Analysis: The disconnect between the realities and the rhetoric of reopening

Gov. Brad Little prepares to discuss Idaho’s school reopening plan at a July 9 Statehouse news conference.

 

This is what political disconnect looks like.

Despite rising coronavirus case numbers — and, correspondingly, increasing public concern — federal and state officials aren’t budging from their goal. They want and expect schools to reopen in just a few weeks, amidst a seething pandemic.

And the best-case scenario is that this is merely political disconnect. If the critics are right, the reopening is rushed and reckless, and a threat to school children and staff.

Last week, the White House marched in to polarize the issue, trampling local control along the way. President Trump said he wants schools open in the fall, and threatened to withhold federal dollars from schools that remain shuttered.

Education Secretary Betsy DeVos

In a 21-minute CNN interview Sunday, Education Secretary Betsy DeVos clung to the White House talking point, nearly choking the life out of it. “Kids need to get back to school. They need to get back in the classroom. Families need for kids to get back in the classroom, and it can be done safely.”

Details were scarce. DeVos wouldn’t exactly say how schools should respond to local outbreaks. She wouldn’t say whether she would support shifting to remote learning, if school officials deem it necessary. She wouldn’t say whether federal funding cuts are on the table.

By pushing to reopen schools, Trump is also trying to pivot off the coronavirus debate. Operating schools as “normal” supports a larger strategy of “normalizing” the pandemic, and running instead on red-meat social issues. But there’s considerable political risk. A hard sell on school reopening could alienate mothers who vote — just as polls suggest this crucial electoral bloc is tuning out Trump.

Idaho’s all-Republican congressional delegation is taking a measured tone. They’re not criticizing the president — no surprise, when Sen. Jim Risch and Reps. Mike Simpson and Russ Fulcher are also on the ballot this fall alongside Trump. But in statements to Idaho Education News, they all said school reopening decisions should be made at the state or local level.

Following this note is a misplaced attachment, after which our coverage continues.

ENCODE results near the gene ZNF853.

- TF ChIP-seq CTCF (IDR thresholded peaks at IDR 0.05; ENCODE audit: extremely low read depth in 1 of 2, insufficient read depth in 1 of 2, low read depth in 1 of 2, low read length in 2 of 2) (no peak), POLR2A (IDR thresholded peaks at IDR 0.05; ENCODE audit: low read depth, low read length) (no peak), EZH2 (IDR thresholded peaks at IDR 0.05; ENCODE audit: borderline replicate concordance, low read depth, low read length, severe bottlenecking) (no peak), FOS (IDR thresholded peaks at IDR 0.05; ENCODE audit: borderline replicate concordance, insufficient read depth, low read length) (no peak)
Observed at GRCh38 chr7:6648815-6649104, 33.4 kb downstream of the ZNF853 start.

Enter Gov. Brad Little.

A week ago, and with Trump’s foray into the issue serving as backdrop, Little endorsed his task force’s school reopening guidelines. The 34-page document makes the governor’s intent clear. “It is expected students will return to school buildings in the fall.”

Little isn’t threatening to cut funding. He assembled a 23-member task force to work on the guidelines, and put 12 local school leaders on the panel. Ultimately, Little wants to defer to local school and public health officials. In effect, he’s playing good cop to Trump’s bad cop.

But it isn’t clear how these guidelines will work, exactly. All of the guidelines are tied to coronavirus rates — and whether an area has no community spread, “minimal to moderate” spread or “substantial” spread. When Idaho Education News’ Clark Corbin asked Little if Boise or West Ada schools could open, based on the current surge in cases in Ada County, the governor called the question a “hypothetical.”